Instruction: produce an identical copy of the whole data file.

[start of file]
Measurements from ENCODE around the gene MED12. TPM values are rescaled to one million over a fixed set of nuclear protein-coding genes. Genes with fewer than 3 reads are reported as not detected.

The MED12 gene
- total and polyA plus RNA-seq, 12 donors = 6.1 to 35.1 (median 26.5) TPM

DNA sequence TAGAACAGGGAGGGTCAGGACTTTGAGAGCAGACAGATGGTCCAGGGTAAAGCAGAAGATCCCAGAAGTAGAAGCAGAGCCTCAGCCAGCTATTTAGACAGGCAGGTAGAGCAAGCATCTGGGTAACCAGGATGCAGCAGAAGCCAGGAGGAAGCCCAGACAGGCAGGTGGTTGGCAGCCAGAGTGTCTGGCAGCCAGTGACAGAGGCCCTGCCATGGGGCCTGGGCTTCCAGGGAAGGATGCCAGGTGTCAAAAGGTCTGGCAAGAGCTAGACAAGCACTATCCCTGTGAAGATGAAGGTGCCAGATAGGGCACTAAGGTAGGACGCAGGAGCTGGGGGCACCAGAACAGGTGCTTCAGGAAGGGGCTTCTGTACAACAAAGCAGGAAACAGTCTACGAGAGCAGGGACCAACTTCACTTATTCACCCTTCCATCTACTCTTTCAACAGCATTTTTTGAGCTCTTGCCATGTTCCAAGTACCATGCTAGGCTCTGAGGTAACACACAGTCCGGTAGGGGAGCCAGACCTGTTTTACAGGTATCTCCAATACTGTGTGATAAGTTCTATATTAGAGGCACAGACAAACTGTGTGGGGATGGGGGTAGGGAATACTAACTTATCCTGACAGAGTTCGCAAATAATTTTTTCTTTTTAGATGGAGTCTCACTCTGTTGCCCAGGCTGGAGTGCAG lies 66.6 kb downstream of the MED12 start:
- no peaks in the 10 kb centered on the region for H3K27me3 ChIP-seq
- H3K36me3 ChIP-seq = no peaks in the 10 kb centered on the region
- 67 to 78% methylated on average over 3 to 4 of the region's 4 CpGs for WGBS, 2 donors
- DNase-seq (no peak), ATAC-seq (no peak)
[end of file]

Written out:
Measurements from ENCODE around the gene MED12. TPM values are rescaled to one million over a fixed set of nuclear protein-coding genes. Genes with fewer than 3 reads are reported as not detected.

The MED12 gene
- total and polyA plus RNA-seq, 12 donors = 6.1 to 35.1 (median 26.5) TPM

DNA sequence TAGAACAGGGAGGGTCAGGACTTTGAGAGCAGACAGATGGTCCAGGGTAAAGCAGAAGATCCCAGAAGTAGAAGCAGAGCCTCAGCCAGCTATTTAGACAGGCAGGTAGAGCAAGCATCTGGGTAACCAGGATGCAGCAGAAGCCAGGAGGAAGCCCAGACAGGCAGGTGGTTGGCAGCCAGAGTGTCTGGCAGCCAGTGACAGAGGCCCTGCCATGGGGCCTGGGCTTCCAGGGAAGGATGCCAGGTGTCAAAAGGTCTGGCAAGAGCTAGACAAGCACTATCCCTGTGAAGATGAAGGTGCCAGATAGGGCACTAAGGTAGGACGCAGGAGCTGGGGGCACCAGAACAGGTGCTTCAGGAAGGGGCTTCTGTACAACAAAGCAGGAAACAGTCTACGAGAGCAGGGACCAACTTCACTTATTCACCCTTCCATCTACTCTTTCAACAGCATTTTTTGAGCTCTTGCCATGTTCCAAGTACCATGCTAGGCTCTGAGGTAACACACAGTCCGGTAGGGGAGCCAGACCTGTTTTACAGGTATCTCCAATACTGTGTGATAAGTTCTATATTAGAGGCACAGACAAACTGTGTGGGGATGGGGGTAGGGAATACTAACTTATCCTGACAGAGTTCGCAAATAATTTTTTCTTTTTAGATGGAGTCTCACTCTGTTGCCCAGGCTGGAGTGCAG lies 66.6 kb downstream of the MED12 start:
- no peaks in the 10 kb centered on the region for H3K27me3 ChIP-seq
- H3K36me3 ChIP-seq = no peaks in the 10 kb centered on the region
- 67 to 78% methylated on average over 3 to 4 of the region's 4 CpGs for WGBS, 2 donors
- DNase-seq (no peak), ATAC-seq (no peak)